Take appropriate action to respond to the specific needs of the patient, as defined by department protocol.

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11 1,2,3,5

Assess the patient’s suitability for the proposed investigation and obtain a blood gas sample suitable for the assessment of blood gas status using a recognised technique.

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12 1

Analyse and interpret a range of blood gas results and take appropriate action with the required degree of urgency in a range of conditions, including normal, Type 1 and Type 2 respiratory failure.

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13 1

Identify requirements for long-term oxygen therapy, including ambulatory, and undertake assessments in accordance with national guidelines, titrating oxygen according to patient requirements and clinical indications.

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14 1

Complete appropriate documentation based on the results of the assessment undertaken and the patient’s clinical needs, and identify further investigations and/or future management plans.

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15 2

Assess the patient and undertake cardiopulmonary exercise testing using an appropriate protocol in patients with respiratory, vascular and cardiac disease.

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16 2

Record results of cardiopulmonary exercise testing accurately in an appropriate format and analyse and technically interpret full cardiopulmonary exercise tests.

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17 3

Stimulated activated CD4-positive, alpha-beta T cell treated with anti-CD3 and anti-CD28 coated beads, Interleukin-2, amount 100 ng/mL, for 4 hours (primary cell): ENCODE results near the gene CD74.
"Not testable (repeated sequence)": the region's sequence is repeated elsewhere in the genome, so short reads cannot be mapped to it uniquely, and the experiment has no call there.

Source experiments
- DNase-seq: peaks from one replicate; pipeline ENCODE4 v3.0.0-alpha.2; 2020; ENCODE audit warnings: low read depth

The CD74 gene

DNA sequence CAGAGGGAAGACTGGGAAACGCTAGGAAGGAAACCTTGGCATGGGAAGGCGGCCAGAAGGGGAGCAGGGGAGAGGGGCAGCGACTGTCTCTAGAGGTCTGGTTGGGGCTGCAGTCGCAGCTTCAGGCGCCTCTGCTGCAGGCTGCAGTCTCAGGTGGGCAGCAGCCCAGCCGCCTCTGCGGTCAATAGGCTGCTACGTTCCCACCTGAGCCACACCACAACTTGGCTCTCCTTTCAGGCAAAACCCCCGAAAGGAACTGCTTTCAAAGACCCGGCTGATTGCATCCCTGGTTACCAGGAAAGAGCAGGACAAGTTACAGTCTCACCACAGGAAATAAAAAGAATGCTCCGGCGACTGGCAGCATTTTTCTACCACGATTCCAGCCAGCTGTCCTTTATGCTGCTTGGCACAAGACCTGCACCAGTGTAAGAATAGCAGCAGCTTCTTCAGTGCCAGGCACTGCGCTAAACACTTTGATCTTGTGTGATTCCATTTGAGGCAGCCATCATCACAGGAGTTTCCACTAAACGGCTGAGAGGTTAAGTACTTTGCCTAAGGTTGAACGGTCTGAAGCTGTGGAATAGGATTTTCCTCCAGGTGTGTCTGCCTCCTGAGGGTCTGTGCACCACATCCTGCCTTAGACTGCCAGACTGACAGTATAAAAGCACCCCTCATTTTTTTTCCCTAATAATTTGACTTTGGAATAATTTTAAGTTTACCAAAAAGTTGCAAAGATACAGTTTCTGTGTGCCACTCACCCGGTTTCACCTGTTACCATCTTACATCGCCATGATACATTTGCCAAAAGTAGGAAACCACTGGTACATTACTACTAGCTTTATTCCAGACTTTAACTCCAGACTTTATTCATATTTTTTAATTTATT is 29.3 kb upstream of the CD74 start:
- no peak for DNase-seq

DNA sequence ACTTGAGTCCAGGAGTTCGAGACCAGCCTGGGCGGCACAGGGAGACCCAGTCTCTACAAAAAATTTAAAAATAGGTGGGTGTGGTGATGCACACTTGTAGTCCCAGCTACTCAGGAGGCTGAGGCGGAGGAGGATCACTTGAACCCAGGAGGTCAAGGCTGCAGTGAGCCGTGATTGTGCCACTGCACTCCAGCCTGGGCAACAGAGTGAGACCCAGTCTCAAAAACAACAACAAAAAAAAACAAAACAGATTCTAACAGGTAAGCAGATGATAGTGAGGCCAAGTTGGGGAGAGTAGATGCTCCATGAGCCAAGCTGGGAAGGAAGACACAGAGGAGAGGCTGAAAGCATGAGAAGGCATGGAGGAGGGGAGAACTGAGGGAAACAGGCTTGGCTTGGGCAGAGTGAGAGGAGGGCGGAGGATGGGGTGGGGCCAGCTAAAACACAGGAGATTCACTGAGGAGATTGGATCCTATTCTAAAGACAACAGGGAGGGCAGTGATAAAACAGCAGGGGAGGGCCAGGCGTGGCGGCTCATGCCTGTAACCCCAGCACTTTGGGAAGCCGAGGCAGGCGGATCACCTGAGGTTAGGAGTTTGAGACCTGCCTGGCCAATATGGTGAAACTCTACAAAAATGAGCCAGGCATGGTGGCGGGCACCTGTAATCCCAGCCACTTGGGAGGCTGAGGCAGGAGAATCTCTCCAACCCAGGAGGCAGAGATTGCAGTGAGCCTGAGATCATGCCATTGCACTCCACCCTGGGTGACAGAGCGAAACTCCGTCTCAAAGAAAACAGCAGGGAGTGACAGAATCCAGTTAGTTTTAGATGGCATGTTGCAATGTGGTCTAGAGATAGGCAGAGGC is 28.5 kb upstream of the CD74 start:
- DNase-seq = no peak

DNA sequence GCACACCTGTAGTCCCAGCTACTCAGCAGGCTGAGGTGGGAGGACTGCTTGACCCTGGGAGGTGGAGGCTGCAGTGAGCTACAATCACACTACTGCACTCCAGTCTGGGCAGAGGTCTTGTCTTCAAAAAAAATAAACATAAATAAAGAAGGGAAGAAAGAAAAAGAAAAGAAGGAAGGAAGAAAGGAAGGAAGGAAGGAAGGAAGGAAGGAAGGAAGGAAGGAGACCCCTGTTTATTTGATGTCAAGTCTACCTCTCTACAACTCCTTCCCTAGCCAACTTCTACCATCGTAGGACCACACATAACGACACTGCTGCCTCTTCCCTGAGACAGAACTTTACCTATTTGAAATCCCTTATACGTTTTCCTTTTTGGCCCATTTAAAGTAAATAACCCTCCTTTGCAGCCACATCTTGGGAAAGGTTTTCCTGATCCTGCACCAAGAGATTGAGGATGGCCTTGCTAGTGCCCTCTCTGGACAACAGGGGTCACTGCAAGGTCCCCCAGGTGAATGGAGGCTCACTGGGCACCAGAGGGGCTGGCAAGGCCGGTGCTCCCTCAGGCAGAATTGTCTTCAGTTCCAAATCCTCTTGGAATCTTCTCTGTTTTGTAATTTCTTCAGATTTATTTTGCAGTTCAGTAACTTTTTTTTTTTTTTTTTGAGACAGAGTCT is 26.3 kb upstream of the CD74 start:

Assess the patient, determine the appropriate settings and obtain accurate baseline measurements of NIV therapy where appropriate.

Initiate appropriate NIV therapy and monitor clinical status.

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18 4

Undertake consultations with patients to explain and agree therapeutic strategies for the management of their sleep conditions.

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19 5

Perform polysomnographic procedures in patients with various sleep disorders, in accordance with recognised protocol, scoring and technically interpreting each procedure.

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20 5

Apply the polysomnography practice to Multiple Sleep Latency Test (MSLT) or Maintenance of Wakefulness Test (MWT) testing in accordance with established American Academy Sleep Medicine (AASM) guidelines.

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21 1,2,3,5

Decontaminate equipment and leave in a suitable condition for reuse.

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You must complete
5 Case-based discussion(s)
5 of the following DOPS / OCEs
Assessment Title Type
Perform a blood gas assessment using either arterial blood gas analysis or ear lobe capillary sampling DOPS
Perform a long term oxygen therapy assessment on a patient in Type 2 respiratory failure DOPS
Perform a long term oxygen therapy assessment on a patient in Type 1 respiratory failure DOPS
Perform an ambulatory oxygen assessment in a patient who significantly desaturates on air DOPS
Perform a full cardiopulmonary exercise test on a patient under investigation for respiratory symptoms DOPS